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Political consensus drifts away


Comments / {{hitsCtrl.values.hits}} Views / Friday, 10 April 2015 00:05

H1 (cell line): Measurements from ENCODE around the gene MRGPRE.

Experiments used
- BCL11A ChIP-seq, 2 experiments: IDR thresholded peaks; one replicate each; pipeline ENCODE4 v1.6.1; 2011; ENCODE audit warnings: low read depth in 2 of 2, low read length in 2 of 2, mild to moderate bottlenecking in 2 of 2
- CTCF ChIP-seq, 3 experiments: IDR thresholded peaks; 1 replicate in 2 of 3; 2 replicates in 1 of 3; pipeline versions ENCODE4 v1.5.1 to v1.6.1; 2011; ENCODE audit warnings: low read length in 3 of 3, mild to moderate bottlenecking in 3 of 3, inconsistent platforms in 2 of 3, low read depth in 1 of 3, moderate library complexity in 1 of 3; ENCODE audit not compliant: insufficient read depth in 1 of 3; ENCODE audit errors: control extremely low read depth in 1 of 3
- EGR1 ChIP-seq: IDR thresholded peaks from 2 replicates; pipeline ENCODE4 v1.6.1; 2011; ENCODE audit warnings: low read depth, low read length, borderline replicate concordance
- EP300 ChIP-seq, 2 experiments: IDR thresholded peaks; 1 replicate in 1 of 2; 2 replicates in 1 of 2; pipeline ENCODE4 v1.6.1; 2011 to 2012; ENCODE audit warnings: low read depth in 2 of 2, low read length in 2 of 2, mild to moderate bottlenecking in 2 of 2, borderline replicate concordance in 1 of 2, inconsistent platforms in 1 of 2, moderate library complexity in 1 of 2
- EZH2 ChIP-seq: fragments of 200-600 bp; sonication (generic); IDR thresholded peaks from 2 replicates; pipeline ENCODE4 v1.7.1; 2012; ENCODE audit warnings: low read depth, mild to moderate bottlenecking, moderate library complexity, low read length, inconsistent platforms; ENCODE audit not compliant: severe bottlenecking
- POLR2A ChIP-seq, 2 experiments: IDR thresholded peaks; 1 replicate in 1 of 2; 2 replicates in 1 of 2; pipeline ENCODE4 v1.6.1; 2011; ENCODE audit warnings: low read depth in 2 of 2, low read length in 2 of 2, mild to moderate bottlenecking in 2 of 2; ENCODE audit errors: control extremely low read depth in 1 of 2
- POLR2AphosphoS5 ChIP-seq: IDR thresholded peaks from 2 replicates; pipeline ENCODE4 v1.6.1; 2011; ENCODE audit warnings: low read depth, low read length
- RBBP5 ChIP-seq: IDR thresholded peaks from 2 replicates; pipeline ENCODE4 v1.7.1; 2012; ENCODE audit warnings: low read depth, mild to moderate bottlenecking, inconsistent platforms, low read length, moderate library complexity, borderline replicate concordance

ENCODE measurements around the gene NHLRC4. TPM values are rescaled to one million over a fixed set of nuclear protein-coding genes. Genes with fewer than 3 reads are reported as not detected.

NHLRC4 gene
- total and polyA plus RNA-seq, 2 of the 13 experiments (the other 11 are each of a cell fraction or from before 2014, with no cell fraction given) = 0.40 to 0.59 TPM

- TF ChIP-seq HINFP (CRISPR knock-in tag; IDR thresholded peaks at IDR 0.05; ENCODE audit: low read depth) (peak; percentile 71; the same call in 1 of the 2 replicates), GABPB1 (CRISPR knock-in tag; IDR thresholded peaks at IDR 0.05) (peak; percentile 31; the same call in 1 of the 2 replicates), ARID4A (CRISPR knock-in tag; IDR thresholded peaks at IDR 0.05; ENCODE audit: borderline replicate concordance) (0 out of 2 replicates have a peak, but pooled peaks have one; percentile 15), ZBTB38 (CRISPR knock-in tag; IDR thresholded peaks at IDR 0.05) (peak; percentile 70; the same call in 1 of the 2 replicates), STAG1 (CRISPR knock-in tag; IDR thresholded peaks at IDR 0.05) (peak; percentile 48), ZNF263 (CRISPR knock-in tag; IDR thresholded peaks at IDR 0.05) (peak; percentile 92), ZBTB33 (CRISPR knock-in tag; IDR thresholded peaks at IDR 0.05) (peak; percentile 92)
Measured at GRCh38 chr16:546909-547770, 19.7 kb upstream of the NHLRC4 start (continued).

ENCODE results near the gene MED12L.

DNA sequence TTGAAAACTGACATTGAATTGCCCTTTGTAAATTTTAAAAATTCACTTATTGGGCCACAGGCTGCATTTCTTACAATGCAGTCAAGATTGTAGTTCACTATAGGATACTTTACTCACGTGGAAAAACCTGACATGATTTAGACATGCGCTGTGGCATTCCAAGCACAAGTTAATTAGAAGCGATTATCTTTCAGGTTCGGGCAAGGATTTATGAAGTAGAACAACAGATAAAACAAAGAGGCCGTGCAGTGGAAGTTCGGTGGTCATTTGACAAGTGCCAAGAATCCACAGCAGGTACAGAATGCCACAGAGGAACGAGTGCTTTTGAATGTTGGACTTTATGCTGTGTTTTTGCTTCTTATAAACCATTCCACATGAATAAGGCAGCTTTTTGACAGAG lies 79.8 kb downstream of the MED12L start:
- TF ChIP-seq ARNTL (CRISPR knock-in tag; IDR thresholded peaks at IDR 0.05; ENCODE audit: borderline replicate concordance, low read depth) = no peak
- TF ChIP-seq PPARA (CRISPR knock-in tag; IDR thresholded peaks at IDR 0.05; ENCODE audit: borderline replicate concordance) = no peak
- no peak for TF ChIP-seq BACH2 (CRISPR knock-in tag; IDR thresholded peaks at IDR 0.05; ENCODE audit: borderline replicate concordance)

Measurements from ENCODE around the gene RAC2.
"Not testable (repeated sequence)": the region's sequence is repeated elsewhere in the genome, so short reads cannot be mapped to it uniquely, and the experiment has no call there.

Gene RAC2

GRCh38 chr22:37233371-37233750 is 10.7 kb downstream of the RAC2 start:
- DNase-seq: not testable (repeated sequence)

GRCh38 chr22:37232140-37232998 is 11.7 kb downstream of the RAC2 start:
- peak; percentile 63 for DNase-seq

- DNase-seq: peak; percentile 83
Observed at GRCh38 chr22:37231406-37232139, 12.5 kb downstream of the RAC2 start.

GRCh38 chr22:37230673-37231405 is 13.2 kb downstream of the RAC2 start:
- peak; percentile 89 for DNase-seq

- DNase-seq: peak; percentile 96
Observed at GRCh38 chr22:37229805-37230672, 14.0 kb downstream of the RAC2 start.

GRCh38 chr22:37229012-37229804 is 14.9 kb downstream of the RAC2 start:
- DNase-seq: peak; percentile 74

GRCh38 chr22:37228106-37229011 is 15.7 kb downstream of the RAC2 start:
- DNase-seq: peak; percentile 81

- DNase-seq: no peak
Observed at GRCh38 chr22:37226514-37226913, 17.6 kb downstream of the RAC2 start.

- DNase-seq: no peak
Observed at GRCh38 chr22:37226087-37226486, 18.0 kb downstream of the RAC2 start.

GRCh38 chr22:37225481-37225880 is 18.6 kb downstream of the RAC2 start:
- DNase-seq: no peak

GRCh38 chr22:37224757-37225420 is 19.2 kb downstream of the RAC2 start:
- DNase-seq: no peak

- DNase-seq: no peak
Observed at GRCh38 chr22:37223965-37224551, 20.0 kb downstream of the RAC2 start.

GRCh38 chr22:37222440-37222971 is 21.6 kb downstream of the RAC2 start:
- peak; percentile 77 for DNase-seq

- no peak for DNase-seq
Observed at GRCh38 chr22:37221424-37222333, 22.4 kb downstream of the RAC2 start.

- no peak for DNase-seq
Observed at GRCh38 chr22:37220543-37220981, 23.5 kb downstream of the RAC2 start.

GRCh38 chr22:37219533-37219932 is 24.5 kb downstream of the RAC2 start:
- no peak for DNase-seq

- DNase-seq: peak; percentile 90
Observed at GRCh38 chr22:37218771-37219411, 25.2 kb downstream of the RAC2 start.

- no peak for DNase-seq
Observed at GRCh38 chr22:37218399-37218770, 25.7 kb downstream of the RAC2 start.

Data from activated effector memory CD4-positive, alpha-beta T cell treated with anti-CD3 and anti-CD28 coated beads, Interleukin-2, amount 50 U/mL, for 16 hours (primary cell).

We face an unprecedented situation in the political history of this country and in the political history of any other democratic country in the world. The common opposition and the civil society got together to defeat the most autocratic ruler out of the rulers after the independence. Autocracy was gradually developing from one ruler to the other, but it came to the zenith during the last regime. The autocratic nature of the rule of the past president was evident by observing what has happened after the election. His defeat was more similar to a disintegration of a rule of a king rather than a defeat of a political leader. After his defeat, the leadership of his own party had to be handed over by him to his opponent of the presidential election and a situation was created that his party with a majority power in Parliament started supporting the minority Government. Although a presidential election was held, the impact was of a Parliamentary election. This situation has emerged beyond the democratic and judicial frame and its characteristics were somewhat similar to a situation emerging after a revolution. Unprecedented situation Even though there is such a situation prevailing in the country the parties that came to power exercises by and large a form of governance of consensus rather than a form of governance of autocracy. The President on one hand is the Head of State, Head of the Executive and of the Government and on the other hand is the Leader of the main Opposition party which nominated the Leader of the Opposition in Parliament. This situation has never occurred in any other democratic nation. By putting another step recently in the same direction, the main Opposition party joined the Government by accepting certain ministerial portfolios. The senior members of the main Opposition party did not accept the ministerial portfolios and opted to remain in the Opposition. Therefore the Speaker of the Parliament now is in dilemma to decide who should be the leader of the Opposition. This situation is also unprecedented not only in Sri Lanka but also in any other democratic nation. In addition to that JVP is represented in National Executive Council which was created after the election and contribute to take decisions which are of national importance. Unique political model The manifesto of the last presidential election mentioned that there would be an all-party Cabinet after the presidential election and after the forthcoming general election as well. However the Prime Minister talks about a Government comprising of the whole Parliament. Therefore, now we experience a unique political model representing the contemporary political situation of Sri Lanka which corresponds to the political situation that emerged in South Africa soon after Nelson Mandela became the President. Citizens of Sri Lanka who were engaged in party politics for a long time and lived in the capacity of subjects in the last few years are in the difficult position of digesting all these changes. Once Nelson Mandela became the President, he did not suppress the white Afrikaans. Instead, he invited them to continue to be in his personal security service and in his Cabinet. He also extended State patronisation to rugby, which was the game of Afrikaans and supported the National Rugby Team to become the world champions and thereby contributed to national unity and harmony. South Africa had only one problem, which was apartheid. We have two problems one is the problem of autocracy and the other is devolution of power. Malpractices in handling Government funds will be automatically solved when the problem of autocracy is handled. Autocracy Autocracy was groomed in this country with prevailing specific cultural biases coupled with Constitutional changes done in 1978. Autocratic behaviour of the Government of Sirimavo Bandaranaike paved the way for a Parliament of a 5/6th majority led by J.R. Jayewardene. One main reason for the rebellion launched by JVP during the time of President Jayewardene was his autocratic rule. This autocracy came to the zenith during the previous regime. These days there are deliberations to change the Constitution, which gives unlimited power to the President which is the root cause of autocracy. Previously also there were promises given by who presidents came into power that the executive presidency would be abolished but due to various reasons and mainly due to self-interest they were unwilling or unable to fulfil that promise. In this instance although the President is willing to abolish the executive presidency, this proposal is swinging among the different views of different political parties. Parliamentary conspiracies There are accusations about Parliamentary conspiracies that the Prime Minister is trying to get more power without a political mandate. However, it should be noted that it was loud and clear in the election manifesto of the President that instead of the executive presidency, an executive responsible to Parliament through Cabinet would be established. The Prime Minister is trying to fulfil that promise. The Jathika Hela Urumaya now has no right to go against the promises of election manifesto and accuse that there is a conspiracy among the party which tries to go along with the promises made. It should also be noted that during the last election campaign even the former President has said that if elected he would abolish the executive presidency. Therefore the stance taken by the SLFP is difficult to understand, assuming that there is no political opportunism. It was mentioned in the election manifesto that a new electoral system would be introduced before the next Parliamentary election. The present UNP Government is having a lukewarm attitude to this. This is also nothing but political opportunism. There is no legal limit of 100 days. If the promises cannot be fulfilled in 100 days, they can take additional days and finish the task undertaken. However, the situation started deteriorating with lack of consensus and the parties try to implement different agendas. The latest is that a regulation to increase the threshold of Treasury Bills by the Government was defeated in Parliament. Devolution of power The second problem we have is devolution of power which caused a war that went on for 30 years. The Government troops winning the war is no answer to the political problem prevailing. It is a different story that international influence fuelled the escalation of the armed struggle. Sometimes the State was unable to handle those situations but in some instances the State acted in a wise manner and took steps to ease the situation. However, it should be understood that there was a problem and it was not solved after the end of the war. The problem of devolution of power was not considered for deliberations and it appears to be that it would be taken up for discussion after the forthcoming general election and after establishing a National Government. There was a common consensus among the Opposition parties at the last presidential election not to bring the issue of devolution of power to the limelight. The reason for this decision was the possibility of bringing up communalism by the then Government. This shows how far away we are as a nation in terms of discussing the burning issues at stake. Taking into consideration the way the political parties handle the problem of autocracy by way of trying to change the Constitution, it is very unlikely that the same political parties would be able to handle the problem of devolution. We have a long way to go. We are moving away day by day from the opportunity we have received. We have observed that the leaders of this country sacrificed the long-term objectives of the nation for their short-term political gains. Now there is more possibility that the 19th Amendment to the Constitution may not be passed by this Parliament. The country is on the verge of losing an opportunity of establishing a more democratic system of governance and this can be avoided only if the leaders and the members of all the parties in Parliament act together. (The writer is a Chartered Accountant by profession and holds a Master of Business Administration degree awarded by the Postgraduate Institute of Management of University of Sri Jayewardenepura.)